Diagram of changing apparent diameter of the Moon The orbit of the Moon is tilted 5.1° with respect to the ecliptic (the apparent path of the Sun across the sky). As a result, the New Moon usually passes a little to the north or south of the Sun and the Full Moon similarly misses the shadow of the Earth. A node is where the Moon's orbit intersects the ecliptic. If the New Moon is very near to a node, then a solar eclipse may occur. Lunar eclipses only happen when the Full Moon is near or at a node. Because a totally eclipsed Full Moon often appears rusty red in colour, it is sometimes called a Blood Moon. During a total lunar eclipse, the only light reaching the Moon is sunlight that has passed through the Earth's atmosphere. The blue component of this light has been removed by Rayleigh scattering, which is also why sunsets are red. In effect, the eclipsed Moon is being lit by all of the sunsets in the world.

The Moon's orbit around Earth is not a circle but an ellipse. This means that the distance between Earth and the Moon is constantly varying, and so is the apparent angular diameter of our satellite. The nearest point in this orbit is called perigee and the farthest point apogee. When a Full Moon occurs near perigee, it appears slightly larger than usual and is sometimes referred to as a Super Moon. In SkyEye, we reserve this term for the largest Full Moon of the year. (The original astrological definition allows for several Super Moons each year.) However, if a Full Moon takes place during apogee, it might be called a Micro Moon since its apparent diameter is slightly smaller than average. Again, in SkyEye, this term is used only for the smallest Full Moon of the year. Note that the range in variation between these extremes and the average is only around 5.3% and thus not easy to detect with the naked eye.

Many people claim that the Moon appears larger when it is close to the horizon than when it is high in the sky. This is the well-known Moon Illusion. It has been suggested that when the Moon is near the horizon, the eye judges its size in comparison to nearby objects such as trees and buildings. When the Moon is high in the sky, however, the eye has nothing to compare it with, and as a result, the brain mis-judges its real size.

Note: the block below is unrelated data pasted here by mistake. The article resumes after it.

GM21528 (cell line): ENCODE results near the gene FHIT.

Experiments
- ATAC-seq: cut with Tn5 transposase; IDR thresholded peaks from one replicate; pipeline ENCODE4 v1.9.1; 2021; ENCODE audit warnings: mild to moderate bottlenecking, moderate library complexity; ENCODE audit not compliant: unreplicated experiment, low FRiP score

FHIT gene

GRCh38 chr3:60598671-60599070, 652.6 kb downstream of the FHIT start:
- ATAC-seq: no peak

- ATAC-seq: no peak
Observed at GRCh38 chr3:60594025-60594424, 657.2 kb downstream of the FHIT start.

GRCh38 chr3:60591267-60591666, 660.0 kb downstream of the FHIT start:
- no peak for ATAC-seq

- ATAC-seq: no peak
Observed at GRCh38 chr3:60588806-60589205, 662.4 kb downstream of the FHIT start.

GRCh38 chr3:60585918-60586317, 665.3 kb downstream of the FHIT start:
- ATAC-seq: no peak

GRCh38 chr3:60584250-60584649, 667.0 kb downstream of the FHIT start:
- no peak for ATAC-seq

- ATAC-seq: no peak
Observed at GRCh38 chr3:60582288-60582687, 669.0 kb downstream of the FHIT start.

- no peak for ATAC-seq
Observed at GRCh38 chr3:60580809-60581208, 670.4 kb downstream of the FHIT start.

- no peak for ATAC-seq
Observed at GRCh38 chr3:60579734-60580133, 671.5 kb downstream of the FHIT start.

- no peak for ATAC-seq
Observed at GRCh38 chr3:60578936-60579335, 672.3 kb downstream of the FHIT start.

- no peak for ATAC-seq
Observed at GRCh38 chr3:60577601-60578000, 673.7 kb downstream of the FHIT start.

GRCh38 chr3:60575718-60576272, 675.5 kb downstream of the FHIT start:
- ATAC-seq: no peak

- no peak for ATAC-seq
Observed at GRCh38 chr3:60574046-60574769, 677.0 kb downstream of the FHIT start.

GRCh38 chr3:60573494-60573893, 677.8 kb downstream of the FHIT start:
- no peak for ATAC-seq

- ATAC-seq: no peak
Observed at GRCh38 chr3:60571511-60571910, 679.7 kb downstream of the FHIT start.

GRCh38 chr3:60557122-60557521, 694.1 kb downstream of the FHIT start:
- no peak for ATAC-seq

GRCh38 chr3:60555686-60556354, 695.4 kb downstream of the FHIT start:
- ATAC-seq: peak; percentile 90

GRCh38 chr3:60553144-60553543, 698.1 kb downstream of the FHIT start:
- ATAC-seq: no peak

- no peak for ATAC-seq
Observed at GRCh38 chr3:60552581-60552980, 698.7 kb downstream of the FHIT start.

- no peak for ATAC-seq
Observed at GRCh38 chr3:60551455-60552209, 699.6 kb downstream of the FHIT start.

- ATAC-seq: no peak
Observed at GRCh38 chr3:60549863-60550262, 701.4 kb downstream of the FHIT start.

The Many Names of the Full Moon

Old almanacs often give the traditional names for northern hemisphere Full Moons but they are rarely used today with the possible exceptions of Harvest Moon, the Full Moon nearest to the northern hemisphere autumn equinox and usually (but not always!) falling in the month of September, and the Hunter's Moon, the next Full Moon after that. The Paschal Moon is the Full Moon before Easter. The following list is only approximate because a lunar month is shorter than a calendar month, causing the names to 'slide around' a little over the course of a year.

Big Winter Moon, Chaste Moon, Ice Moon, Old Moon, Wolf Moon
Chaste Moon, Hunger Moon, Snow Moon, Storm Moon
Crow Moon, Hare Moon, Lenten Moon, Paschal Moon, Sap Moon, Seed Moon, Sugar Moon, Worm Moon
Egg Moon, Fish Moon, Grass Moon, Hare Moon, Pink Moon, Planting Moon, Rain Moon
Corn Planting Moon, Dyad Moon, Flower Moon, Milk Moon
Honey Moon, Hot Moon, Mead Moon, Rose Moon, Strawberry Moon
Buck Moon, Hay Moon, Thunder Moon, Wort Moon
Barley Moon, Fruit Moon, Grain Moon, Green Corn Moon, Red Moon, Sturgeon Moon
Fruit Moon, Harvest Moon
Blood Moon, Drying Grass Moon, Falling Leaf Moon, Hunter's Moon, Travel Moon
Beaver Moon, Dark Moon, Fog Moon, Frost Moon, Moon Before Yule, Oak Moon, Owl Moon, Snow Moon, Storm Moon
Big Winter Moon, Cold Moon, Long Night Moon, Moon After Yule, Oak Moon, Snow Moon, Wolf Moon

One way to keep the names aligned with the seasons is to insert an extra name once in awhile. If four rather than three Full Moons occur in a season, almanac editors call the third one a Blue Moon. A misunderstanding of this rule back in the 1940s led to a new definition of a Blue Moon, namely, the second Full Moon in a calendar month. For more information about all types of Blue Moons and the acclaimed Blue Moon Calculator, visit Once In a Blue Moon.